Inverter, Optimizer, Power Electronics, MLPE, Performance, Measurement
Summary / Abstract:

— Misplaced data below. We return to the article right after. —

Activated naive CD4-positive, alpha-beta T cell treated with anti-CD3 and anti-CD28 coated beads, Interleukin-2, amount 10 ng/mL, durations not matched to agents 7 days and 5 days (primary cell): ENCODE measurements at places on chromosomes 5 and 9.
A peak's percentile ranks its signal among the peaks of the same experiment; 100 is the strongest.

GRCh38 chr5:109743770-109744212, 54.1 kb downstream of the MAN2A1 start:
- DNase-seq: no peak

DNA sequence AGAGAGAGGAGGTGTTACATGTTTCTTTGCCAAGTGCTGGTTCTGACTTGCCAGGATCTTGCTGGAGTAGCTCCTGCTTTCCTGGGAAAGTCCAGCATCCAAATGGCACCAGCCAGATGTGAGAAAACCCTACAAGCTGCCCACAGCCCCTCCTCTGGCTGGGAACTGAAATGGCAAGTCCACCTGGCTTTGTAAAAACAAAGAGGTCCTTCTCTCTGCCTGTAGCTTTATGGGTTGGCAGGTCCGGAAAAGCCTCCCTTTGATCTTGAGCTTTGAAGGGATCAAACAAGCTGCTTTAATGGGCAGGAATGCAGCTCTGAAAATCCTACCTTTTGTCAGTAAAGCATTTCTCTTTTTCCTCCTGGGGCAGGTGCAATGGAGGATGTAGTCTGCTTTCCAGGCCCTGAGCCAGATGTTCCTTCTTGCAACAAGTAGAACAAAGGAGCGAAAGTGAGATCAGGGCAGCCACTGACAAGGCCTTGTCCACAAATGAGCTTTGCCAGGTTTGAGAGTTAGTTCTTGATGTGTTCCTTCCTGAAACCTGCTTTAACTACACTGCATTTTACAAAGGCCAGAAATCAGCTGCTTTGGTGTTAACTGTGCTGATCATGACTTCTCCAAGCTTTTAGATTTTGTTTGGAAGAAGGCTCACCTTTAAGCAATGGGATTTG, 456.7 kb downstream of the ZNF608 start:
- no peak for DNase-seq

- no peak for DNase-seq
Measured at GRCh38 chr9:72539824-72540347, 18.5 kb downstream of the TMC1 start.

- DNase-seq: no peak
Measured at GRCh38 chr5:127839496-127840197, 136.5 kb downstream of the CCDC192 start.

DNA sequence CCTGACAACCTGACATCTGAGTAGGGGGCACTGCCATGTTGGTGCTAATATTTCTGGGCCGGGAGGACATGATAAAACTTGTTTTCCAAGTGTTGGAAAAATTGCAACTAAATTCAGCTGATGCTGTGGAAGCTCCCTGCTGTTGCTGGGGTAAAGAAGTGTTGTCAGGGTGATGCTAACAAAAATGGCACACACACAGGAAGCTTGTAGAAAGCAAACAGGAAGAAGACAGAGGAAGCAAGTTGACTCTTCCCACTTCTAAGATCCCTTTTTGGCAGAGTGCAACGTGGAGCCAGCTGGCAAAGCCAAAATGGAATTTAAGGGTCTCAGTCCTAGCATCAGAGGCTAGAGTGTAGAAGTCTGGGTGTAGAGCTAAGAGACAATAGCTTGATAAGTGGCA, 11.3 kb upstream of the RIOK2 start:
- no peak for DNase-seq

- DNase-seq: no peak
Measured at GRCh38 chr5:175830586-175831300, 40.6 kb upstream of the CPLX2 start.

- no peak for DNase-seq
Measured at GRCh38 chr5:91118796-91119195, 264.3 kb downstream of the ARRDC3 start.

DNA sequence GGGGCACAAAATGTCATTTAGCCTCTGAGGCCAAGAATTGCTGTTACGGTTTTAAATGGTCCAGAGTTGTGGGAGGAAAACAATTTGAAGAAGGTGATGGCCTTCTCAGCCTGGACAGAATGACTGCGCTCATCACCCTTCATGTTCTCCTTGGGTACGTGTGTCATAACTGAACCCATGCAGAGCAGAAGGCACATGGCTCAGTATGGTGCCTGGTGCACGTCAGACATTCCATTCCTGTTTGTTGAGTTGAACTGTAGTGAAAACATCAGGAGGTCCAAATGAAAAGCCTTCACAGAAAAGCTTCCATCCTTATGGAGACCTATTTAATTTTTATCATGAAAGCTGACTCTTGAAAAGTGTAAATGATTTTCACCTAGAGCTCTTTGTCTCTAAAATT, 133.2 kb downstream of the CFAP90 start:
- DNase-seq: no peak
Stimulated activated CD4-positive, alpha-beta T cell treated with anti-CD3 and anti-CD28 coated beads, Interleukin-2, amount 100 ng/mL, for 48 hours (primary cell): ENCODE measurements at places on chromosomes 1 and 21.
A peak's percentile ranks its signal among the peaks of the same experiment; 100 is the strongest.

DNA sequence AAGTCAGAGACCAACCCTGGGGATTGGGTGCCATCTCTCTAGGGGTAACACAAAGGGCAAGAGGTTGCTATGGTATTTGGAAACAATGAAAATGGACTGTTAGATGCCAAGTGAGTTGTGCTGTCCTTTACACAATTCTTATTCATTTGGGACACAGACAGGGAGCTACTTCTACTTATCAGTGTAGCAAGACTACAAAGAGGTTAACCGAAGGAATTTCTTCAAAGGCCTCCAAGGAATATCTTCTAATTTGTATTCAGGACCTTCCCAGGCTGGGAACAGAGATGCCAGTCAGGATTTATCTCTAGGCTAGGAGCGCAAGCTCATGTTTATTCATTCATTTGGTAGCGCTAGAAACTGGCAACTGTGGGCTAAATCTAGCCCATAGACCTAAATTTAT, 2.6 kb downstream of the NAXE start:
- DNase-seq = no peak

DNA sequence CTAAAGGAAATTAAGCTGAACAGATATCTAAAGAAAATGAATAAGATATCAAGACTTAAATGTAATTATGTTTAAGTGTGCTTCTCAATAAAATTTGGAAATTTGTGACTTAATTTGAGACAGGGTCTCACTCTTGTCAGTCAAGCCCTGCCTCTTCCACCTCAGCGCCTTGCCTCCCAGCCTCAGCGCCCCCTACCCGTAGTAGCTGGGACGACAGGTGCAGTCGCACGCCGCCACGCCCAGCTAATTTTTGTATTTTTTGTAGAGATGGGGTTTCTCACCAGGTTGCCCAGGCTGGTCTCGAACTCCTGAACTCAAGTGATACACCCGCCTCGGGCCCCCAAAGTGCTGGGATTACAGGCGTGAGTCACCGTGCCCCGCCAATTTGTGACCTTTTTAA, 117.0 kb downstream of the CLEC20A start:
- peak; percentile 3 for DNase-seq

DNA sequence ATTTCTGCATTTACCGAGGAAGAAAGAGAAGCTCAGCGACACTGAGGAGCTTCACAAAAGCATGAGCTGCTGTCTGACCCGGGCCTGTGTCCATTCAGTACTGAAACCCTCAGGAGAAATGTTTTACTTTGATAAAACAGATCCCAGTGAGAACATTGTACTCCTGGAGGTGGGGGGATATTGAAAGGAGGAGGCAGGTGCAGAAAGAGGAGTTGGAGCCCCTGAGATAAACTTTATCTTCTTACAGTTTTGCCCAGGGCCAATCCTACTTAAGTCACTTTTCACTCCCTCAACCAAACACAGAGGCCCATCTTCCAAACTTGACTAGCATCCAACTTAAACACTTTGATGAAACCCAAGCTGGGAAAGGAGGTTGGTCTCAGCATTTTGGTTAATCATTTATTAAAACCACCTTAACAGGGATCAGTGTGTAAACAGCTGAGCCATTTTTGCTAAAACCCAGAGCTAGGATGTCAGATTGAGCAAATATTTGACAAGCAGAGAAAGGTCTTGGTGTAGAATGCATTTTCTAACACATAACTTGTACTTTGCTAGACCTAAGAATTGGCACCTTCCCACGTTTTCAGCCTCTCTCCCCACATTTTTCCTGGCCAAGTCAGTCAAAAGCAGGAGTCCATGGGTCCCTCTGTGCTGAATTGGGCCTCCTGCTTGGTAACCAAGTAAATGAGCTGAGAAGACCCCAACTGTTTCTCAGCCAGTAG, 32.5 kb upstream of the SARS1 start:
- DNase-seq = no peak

In the last decade decentralized Modul Level Power Electronics (MLPE) equipment has gained tremendous market share due to the potential to operate each Photovoltaic (PV) module in their optimum power point even in partial shading condition. The total losses of the group of decentralised DC/DC converter combined with the coupled centralised DC/AC inverter not always offer an advantage to the standard String Inverter System (SINV), like in the unshaded moments of high-power operation of a PV system at noon. The customer expects a clear answer about the quantified gain in annual power of a roof top system either operated by MLPE or SINV. Today, even the experienced planner is not able to elaborate these numbers in an economic efficient way. This is the case due to a lack of complex geometrical data of the shading obstacles and absence of software tools which are able to simulate the MLPE and SINV by calculating the shade of each solar cell in all PV modules together with an appropriate loss model of all used power electronic components. Up to know no standards exist to measure the set of MLPEs in the lab and the manufactures have not proposed detailed loss models up to now, whereas only max efficiency number of the MLPE are stated in their data sheets. This paper shows that detailed loss measurements performed in the lab, provided up to three percent higher losses of the MLPEs in the relevant operation area commonly used through a year of operation. It is recommended to use a very narrow range of numbers of MLPE in the string for high efficiency power conversion, due to the fact, that losses increase by 1.5% if the input/out voltage ratio of MLPE differ 5% from unity. A concept is presented to estimate the final so-called shading adaption efficiency which is based on the efficiency measurement of the MLPE in the indoor lab at a few operation points and by using weighting factors. Thus, the comparison of the shading adaption efficiency is given, either for different MLPEs or SINVs power electronic systems for a typical PV system with shading, relative to the same aggregated sum of maximum decentralised DC power at the PV Modules. Finally, one example of a tilt PV roof top system with partial shading of a chimney is given, were the standard SINV shows 1.2% percent higher losses estimated for a whole year of operation compared to a MLPE system. This value will change if the number of MLPE in the string is modified.